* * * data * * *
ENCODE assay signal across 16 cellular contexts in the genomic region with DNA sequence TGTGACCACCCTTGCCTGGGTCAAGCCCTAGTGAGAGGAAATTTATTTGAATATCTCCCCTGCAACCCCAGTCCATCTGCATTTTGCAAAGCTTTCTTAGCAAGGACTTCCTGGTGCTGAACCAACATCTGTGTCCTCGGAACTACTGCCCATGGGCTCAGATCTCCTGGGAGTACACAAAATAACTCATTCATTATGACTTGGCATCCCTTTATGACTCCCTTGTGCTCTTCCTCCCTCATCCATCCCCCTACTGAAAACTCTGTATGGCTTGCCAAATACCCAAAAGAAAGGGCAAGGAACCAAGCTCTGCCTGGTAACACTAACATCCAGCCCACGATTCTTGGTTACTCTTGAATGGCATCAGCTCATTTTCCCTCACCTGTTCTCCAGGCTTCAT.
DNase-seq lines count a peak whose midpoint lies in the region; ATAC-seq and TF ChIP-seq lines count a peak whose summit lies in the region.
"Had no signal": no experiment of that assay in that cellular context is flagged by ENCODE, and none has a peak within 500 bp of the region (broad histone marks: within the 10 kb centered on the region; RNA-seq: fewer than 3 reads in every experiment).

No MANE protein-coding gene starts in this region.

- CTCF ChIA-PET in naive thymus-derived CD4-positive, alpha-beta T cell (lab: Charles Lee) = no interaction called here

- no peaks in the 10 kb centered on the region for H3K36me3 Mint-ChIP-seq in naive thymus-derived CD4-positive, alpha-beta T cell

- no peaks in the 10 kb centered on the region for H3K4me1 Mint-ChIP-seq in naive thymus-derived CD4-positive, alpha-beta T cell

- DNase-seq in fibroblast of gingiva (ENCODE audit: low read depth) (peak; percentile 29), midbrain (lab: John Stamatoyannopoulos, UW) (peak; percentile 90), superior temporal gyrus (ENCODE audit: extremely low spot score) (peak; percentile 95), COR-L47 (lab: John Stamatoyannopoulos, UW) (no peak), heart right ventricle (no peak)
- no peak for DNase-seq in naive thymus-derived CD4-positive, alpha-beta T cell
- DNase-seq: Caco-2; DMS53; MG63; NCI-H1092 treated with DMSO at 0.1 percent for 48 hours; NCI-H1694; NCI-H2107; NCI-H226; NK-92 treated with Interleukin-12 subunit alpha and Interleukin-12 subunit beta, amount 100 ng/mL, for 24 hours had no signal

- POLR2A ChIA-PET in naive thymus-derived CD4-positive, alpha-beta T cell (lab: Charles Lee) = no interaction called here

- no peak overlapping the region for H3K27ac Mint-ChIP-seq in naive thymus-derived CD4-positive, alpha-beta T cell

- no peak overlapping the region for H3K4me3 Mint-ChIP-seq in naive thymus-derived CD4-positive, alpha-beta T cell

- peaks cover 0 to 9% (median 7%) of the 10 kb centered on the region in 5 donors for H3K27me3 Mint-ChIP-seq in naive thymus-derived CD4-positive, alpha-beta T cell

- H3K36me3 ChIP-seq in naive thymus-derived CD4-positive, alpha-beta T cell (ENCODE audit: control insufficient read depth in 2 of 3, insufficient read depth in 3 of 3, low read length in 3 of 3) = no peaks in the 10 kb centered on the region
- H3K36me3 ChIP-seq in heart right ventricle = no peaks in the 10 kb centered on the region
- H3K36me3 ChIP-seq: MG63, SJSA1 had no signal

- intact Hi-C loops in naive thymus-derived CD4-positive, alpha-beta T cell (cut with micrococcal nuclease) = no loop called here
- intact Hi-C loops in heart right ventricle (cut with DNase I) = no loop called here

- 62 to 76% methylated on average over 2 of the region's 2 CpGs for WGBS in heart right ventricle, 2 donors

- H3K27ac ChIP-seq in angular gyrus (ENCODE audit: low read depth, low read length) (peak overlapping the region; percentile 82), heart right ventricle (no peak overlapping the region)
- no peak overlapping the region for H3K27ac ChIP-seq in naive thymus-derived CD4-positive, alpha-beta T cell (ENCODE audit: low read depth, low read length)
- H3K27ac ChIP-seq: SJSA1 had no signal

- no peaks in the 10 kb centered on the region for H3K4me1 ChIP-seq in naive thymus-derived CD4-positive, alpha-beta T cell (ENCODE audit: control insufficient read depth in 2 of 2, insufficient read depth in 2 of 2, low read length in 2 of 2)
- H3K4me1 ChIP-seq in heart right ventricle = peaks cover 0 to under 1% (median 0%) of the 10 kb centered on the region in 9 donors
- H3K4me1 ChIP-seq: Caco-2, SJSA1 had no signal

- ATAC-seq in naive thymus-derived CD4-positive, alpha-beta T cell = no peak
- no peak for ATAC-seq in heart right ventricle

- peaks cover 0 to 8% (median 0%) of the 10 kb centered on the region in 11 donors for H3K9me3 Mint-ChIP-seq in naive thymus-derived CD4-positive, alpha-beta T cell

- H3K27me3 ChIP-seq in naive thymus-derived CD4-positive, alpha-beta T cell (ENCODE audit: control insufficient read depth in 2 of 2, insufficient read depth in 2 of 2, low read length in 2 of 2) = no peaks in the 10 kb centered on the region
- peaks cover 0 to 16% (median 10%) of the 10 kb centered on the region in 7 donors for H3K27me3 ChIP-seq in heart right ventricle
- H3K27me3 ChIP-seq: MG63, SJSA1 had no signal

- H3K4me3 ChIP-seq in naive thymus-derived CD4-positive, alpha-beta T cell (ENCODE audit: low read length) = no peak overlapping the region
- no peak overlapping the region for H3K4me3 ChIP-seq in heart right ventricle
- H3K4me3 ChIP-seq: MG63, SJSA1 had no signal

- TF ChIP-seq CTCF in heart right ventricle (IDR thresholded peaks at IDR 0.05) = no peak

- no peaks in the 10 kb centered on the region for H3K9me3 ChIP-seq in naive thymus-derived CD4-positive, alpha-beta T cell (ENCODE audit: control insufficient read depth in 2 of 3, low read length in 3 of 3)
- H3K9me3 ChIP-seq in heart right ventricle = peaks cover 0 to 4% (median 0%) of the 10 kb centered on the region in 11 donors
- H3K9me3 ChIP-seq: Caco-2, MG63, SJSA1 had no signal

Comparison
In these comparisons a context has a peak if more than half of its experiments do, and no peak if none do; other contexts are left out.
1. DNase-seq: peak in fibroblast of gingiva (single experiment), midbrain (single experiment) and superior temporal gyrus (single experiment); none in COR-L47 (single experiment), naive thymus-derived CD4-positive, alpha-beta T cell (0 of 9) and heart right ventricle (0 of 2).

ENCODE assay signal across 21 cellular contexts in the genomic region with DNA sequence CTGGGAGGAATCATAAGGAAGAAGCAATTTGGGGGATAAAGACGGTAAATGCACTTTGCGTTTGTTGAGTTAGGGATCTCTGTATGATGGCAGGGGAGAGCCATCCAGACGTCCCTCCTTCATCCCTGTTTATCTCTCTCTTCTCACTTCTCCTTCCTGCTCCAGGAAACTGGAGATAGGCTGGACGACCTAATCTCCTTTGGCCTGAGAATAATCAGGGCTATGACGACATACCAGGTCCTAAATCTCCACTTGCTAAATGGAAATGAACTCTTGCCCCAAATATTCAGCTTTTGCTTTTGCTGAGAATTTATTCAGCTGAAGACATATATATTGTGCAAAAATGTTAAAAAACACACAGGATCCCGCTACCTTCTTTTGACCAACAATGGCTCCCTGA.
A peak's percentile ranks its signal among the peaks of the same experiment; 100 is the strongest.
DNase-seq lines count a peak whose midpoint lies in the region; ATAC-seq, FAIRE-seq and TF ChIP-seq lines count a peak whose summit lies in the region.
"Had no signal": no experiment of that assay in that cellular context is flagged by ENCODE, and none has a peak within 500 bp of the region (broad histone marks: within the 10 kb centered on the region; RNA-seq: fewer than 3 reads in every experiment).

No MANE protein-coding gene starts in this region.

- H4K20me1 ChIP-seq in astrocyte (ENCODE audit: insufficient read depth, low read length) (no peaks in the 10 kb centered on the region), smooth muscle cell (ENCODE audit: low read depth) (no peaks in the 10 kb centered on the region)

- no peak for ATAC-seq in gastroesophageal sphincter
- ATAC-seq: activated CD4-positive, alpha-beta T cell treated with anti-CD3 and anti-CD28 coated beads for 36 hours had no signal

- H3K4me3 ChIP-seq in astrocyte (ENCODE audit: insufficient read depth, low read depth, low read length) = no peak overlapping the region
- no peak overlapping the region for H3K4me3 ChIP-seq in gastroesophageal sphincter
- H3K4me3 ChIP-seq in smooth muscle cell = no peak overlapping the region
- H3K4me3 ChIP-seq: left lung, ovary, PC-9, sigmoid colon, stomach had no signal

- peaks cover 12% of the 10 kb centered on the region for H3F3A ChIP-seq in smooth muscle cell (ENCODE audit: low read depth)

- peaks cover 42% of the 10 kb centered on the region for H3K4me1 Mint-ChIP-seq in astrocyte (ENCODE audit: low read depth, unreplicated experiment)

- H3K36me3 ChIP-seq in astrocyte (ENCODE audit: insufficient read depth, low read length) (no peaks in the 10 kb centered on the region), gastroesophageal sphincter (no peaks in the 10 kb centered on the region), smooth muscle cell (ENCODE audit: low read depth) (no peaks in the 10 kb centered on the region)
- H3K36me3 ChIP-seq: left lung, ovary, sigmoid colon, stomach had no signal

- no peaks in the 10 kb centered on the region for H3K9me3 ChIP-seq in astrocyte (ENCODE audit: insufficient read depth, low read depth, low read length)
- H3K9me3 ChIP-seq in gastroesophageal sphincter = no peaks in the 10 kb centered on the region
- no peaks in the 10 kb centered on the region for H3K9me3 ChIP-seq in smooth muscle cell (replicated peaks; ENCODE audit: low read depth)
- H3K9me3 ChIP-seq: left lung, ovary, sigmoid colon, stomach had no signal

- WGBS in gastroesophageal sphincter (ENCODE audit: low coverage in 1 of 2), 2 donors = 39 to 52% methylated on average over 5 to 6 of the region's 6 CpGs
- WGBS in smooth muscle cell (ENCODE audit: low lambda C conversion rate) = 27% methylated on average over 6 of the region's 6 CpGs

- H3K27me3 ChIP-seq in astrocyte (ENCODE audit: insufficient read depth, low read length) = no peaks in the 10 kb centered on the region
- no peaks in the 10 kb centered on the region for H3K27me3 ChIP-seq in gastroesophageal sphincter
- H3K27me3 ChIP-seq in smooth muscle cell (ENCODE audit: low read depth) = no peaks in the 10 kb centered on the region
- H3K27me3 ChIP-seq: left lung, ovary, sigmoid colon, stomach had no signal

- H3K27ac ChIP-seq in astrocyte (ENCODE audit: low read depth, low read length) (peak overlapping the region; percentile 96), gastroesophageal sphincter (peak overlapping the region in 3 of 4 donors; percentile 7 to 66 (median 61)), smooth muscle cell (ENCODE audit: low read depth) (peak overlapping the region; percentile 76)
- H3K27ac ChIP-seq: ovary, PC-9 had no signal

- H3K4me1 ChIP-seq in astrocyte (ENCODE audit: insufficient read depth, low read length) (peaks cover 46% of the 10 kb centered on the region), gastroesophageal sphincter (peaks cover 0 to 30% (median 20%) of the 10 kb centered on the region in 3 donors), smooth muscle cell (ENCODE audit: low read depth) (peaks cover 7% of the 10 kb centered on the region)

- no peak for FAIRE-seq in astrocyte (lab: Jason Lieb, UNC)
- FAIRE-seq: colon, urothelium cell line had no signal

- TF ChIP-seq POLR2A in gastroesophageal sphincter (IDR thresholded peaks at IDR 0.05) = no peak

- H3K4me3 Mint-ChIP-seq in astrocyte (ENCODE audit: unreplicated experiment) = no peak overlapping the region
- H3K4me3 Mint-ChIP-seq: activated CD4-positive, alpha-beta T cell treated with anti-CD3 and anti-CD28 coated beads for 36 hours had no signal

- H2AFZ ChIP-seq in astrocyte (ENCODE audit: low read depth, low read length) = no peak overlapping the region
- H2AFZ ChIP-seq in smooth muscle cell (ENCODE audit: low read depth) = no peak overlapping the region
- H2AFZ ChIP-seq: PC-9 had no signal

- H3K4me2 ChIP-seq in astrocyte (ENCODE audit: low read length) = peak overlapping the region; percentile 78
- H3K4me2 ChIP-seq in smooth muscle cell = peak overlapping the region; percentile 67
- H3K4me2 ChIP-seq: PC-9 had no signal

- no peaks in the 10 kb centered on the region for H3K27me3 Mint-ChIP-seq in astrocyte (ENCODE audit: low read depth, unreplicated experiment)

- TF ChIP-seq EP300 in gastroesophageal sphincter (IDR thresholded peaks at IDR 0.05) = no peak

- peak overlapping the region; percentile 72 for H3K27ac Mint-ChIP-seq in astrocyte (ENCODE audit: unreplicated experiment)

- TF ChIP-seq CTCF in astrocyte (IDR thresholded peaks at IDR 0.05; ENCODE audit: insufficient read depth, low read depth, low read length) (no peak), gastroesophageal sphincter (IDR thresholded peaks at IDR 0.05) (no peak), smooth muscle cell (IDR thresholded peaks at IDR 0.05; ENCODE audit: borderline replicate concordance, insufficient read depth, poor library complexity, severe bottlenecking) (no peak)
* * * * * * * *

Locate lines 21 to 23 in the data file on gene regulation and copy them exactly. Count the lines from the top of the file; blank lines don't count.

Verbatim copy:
- H3K27ac ChIP-seq in angular gyrus (ENCODE audit: low read depth, low read length) (peak overlapping the region; percentile 82), heart right ventricle (no peak overlapping the region)
- no peak overlapping the region for H3K27ac ChIP-seq in naive thymus-derived CD4-positive, alpha-beta T cell (ENCODE audit: low read depth, low read length)
- H3K27ac ChIP-seq: SJSA1 had no signal